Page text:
The saying “Actions speak louder than words” applies to everyone universally.
Subconsciously or consciously, we project emotions and responses when we’re communicating. And we read the body language of the other person, who is also doing the same thing.
There’s an entire field of science that’s dedicated to reading people’s body language. It’s called kinesics, and it’s used everywhere, from the playground to the interrogation room by an FBI agent.
You, too, can learn about body language and what you’re saying to others. By doing this, you can begin to adjust the little telltale signs that are giving away what you’re thinking.
This comes in handy in conversations with others where you want to make sure your actions and words are meshing. It’s also a coveted skill to have in many careers, such as healthcare professionals and law enforcement.
You could take some courses and become an expert in kinesics. But if you’d rather have the basics fast, here are four tips that will help you improve your body language immediately.
Unless you’re purposely paying close attention to what you’re doing, you’re going to send out unconscious signals.
Spend a few days consciously being aware of your movements when you’re talking to people. Are there any small actions you do when you’re relaxed? Stressed?
As an example, people with longer hair tend to twirl a few strands when they’re excited or nervous. You might pull on your ear, tap your fingers, or have another, almost unnoticeable, quirk.
Once you find yours, you can start to control when you do it.
In self-defense classes, one of the first things instructors teach is how to stand confidently. Attackers watch how a potential victim moves, and they prefer to prey on those who look weak, with their shoulders slumped and eyes cast down.
By forcing yourself into a confident pose as your default stance, you will eventually do this naturally. Stand with your shoulders straight and eyes up. If you’re not walking, keep your hands on your hips. Don’t be afraid to make eye contact with people around you.
Even if you’re self-conscious, when you are purposely moving this way, you might find yourself gradually becoming more confident.
This one depends on the culture of the person you’re dealing with. Many East Asian people, for example, consider direct eye contact to be disrespectful.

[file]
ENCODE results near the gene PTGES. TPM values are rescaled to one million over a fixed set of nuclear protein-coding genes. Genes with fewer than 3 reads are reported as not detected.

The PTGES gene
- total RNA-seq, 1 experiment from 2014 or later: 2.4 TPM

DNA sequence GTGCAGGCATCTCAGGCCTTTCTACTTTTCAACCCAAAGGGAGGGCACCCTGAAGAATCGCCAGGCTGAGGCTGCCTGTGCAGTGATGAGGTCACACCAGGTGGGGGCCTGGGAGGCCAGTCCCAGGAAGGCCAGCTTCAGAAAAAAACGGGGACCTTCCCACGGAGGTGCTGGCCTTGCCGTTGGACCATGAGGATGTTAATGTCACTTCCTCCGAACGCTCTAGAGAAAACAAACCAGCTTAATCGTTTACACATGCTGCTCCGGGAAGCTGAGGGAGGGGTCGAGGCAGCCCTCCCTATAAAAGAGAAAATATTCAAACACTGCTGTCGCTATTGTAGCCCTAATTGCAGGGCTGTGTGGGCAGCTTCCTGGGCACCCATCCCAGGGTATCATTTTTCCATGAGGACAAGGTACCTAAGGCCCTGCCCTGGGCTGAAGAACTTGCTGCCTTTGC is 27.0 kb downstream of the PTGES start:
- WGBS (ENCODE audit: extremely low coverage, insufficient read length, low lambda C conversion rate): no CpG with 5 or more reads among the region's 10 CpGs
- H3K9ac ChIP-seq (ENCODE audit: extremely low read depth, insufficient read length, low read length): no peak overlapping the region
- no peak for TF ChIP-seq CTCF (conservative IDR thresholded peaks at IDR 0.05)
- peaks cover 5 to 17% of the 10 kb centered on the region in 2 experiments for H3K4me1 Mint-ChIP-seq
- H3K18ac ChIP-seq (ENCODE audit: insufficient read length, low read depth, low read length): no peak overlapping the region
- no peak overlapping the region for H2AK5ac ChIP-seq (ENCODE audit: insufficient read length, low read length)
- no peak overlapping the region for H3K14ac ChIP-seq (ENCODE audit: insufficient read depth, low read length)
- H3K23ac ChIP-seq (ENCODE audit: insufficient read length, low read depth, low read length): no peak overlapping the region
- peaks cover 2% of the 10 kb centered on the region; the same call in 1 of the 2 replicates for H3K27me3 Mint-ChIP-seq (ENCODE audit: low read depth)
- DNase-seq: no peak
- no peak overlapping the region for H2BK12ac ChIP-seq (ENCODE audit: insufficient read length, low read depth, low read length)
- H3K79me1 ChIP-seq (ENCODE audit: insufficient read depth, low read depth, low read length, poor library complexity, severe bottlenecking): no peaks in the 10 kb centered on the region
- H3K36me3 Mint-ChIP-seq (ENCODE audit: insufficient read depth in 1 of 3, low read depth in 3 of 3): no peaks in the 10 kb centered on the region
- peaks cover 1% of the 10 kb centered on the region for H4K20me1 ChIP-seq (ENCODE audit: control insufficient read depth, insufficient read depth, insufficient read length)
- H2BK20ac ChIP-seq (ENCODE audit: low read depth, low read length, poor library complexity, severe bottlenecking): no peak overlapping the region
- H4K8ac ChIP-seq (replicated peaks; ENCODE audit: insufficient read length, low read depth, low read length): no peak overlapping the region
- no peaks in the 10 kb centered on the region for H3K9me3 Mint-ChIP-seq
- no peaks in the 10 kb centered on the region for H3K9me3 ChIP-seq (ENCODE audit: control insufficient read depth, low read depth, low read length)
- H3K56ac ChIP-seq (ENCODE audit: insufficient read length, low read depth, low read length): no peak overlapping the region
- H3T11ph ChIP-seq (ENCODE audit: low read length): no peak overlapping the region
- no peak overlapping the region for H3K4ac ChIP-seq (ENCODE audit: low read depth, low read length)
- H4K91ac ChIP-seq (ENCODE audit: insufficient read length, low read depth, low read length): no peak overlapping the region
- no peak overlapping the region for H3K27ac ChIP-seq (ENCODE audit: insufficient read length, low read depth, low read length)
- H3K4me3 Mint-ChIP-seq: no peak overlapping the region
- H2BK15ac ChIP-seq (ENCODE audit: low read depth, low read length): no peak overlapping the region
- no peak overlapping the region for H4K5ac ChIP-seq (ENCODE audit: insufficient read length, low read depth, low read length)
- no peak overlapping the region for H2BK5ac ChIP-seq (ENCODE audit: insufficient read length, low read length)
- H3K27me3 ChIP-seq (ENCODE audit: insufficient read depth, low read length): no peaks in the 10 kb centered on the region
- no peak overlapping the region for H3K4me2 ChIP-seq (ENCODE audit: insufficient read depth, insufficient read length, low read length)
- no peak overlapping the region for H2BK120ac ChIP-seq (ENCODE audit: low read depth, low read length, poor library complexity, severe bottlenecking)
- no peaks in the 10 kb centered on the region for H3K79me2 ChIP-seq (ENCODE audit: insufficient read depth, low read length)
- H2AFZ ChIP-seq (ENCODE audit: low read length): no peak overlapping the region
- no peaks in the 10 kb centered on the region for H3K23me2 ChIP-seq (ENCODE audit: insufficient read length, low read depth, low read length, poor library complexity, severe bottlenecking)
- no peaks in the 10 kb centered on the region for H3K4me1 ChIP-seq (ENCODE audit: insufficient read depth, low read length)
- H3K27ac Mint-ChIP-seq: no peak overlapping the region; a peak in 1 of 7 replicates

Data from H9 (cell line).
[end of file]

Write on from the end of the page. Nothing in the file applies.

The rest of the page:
However, among Western Europeans, eye contact is seen as something you do to show people, you’re paying attention to them.
Looking at someone’s eyes tells you a lot about what they’re thinking, too. The way their pupils dilate, how much or how little eye contact they make with you, and other signals speak volumes when you know what to look for.
This small action means a lot when you’re in a doctor’s role, for instance. You can be more cognizant of the way you handle your bedside manner.
And in important transactions, such as agreeing on a contract, you’ll be able to read the other party more clearly. This is one of the things contract lawyers do, which is why many physicians have their lawyers with them when drawing up a contract.
As natural of action as it is, it’s actually difficult for many people to force themselves to smile. But when you smile in a conversation, it produces a chemical reaction that sends cortisol throughout your body. This feel-good hormone relaxes you.
Even better, it’s almost a guarantee that the other person will smile, too. Human behavior shows that we tend to mirror the people around us. If they’re stressed, our stress level rises. But if they’re relaxed, we begin to chill out, too.
A smile is an easy way to reduce the tension level in a room, and a frown will increase it. Pay attention to what your facial expressions are saying and use them to your advantage.
Your body language is often the deciding point when others are on the fence about how to respond to you. You can say all the educated or pretty words you want. But if your actions are in contrast to your words, you won’t make the sale, get the job, or land whatever else you’re trying to do.
As you’re getting to know your body language and what it’s saying, start with these four basic tips. You’ll begin to read other people more clearly, and you’ll realize what you might be subconsciously saying.
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